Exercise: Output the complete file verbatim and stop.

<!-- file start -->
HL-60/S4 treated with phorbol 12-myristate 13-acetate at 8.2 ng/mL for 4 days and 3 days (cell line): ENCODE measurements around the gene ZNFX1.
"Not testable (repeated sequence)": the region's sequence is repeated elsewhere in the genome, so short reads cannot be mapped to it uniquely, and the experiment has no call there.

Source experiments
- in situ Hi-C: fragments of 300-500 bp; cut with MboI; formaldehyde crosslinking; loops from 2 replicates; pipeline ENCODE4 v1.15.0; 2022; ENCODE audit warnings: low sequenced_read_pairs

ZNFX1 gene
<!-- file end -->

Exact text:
HL-60/S4 treated with phorbol 12-myristate 13-acetate at 8.2 ng/mL for 4 days and 3 days (cell line): ENCODE measurements around the gene ZNFX1.
"Not testable (repeated sequence)": the region's sequence is repeated elsewhere in the genome, so short reads cannot be mapped to it uniquely, and the experiment has no call there.

Source experiments
- in situ Hi-C: fragments of 300-500 bp; cut with MboI; formaldehyde crosslinking; loops from 2 replicates; pipeline ENCODE4 v1.15.0; 2022; ENCODE audit warnings: low sequenced_read_pairs

ZNFX1 gene